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Eur J Immunol. 2001 Dec;31(12):3432-42.

Efficiency of cross presentation of vaccinia virus-derived antigens by human dendritic cells.

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1
Laboratory of Cellular Physiology and Immunology, The Rockefeller University, New York, NY 10021, USA. larssom@rockvax.rockefeller.edu

Erratum in

  • Eur J Immunol 2002 Jan;32(1):307.

Abstract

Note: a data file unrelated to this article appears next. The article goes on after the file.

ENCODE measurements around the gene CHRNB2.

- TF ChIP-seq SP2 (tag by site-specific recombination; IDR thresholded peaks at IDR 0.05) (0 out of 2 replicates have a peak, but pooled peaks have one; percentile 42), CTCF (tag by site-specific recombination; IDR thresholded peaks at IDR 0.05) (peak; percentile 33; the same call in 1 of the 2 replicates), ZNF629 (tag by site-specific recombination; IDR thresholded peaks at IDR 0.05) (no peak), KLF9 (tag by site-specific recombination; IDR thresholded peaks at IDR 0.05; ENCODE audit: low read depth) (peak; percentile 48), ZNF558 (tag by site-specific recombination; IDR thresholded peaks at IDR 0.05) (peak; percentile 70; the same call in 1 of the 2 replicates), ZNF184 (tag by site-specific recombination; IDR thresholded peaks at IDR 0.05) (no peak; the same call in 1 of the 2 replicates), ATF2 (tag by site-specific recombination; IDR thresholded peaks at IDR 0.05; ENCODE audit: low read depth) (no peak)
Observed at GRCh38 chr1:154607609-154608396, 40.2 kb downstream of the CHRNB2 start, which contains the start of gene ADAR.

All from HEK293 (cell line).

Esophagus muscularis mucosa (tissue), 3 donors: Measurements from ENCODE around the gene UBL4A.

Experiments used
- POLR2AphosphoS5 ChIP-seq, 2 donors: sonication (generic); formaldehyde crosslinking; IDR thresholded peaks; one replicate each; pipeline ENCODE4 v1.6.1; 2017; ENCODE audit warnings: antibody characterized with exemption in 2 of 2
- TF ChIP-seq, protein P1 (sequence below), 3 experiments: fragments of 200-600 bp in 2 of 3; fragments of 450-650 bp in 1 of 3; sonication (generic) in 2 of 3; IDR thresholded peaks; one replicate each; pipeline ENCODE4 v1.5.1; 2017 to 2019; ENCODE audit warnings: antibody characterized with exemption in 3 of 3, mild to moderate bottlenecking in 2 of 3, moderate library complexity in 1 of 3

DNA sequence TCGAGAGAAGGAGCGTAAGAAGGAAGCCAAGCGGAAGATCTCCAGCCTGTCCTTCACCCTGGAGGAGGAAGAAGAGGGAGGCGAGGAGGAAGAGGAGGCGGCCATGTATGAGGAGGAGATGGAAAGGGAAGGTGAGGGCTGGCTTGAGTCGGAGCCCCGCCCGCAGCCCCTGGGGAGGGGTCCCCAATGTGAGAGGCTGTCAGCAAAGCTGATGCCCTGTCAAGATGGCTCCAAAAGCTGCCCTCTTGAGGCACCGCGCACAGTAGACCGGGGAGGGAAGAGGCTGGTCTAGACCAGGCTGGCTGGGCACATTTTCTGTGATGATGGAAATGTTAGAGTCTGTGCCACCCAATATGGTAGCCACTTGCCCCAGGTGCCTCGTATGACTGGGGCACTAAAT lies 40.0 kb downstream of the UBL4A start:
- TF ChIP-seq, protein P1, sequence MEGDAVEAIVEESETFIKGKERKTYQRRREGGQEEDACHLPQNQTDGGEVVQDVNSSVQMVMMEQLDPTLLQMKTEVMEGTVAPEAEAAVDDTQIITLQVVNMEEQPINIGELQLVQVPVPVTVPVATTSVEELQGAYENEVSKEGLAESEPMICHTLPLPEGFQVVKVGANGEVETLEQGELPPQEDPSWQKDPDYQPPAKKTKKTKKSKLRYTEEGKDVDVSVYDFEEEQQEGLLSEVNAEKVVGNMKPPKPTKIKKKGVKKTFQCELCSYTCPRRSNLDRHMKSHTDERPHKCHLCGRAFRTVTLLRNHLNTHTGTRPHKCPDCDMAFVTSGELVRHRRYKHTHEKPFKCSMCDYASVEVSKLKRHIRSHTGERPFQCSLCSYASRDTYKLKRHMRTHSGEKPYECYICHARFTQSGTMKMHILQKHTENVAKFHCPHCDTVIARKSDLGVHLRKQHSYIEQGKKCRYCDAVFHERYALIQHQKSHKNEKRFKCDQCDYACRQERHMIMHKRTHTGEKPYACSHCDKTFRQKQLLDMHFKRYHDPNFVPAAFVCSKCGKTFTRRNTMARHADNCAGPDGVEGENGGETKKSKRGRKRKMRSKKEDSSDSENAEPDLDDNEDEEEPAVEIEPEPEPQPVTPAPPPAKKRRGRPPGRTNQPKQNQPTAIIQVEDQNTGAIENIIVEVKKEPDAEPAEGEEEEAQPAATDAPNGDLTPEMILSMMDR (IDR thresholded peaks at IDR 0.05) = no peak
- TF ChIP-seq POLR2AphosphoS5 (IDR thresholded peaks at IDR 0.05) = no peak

Dendritic cells (DC) utilize at least two pathways to process viral antigens onto MHC class I molecules. The conventional endogenous route is used to acquire antigens from both infectious and non-replicating virions. Exogenous pathways are used by DC to acquire and "cross-present" antigens derived from virus-infected donor cells that by themselves lack the ability to activate T cells directly. We analyzed the role of this pathway for antigens derived from vaccinia, a virus which inhibits DC maturation and causes extensive apoptosis of infected cells, yet is highly immunogenic. Using recombinant vaccinia virus encoding the influenza matrix protein as model vector, DC were shown to cross-present vaccinia-derived antigens from both apoptotic and necrotic infected cells to antigen-specific CD8(+) T cells. Efficient cross presentation required uptake of dead cells by immature DC and exposure to maturation stimuli, especially CD40 ligand. The responding CD8(+) T cells secreted IL-2 and IFN-gamma, proliferated and developed into cytotoxic effectors. Quantification of the cross presentation of vaccinia-derived antigens showed this pathway to be highly efficient, corresponding to a peptide pulse of 10-100 nM. While monocytes also phagocytosed apoptotic and necrotic cells, they were far less efficient at cross-presenting vaccinia-derived antigens to CD8(+) T cells. The ability of DC to cross-present vaccinia-derived antigens from infected apoptotic cells or necrotic cell lysates, bypasses the deleterious effects of direct infection of DC and provides one explanation for this pathogen's immunogenicity.

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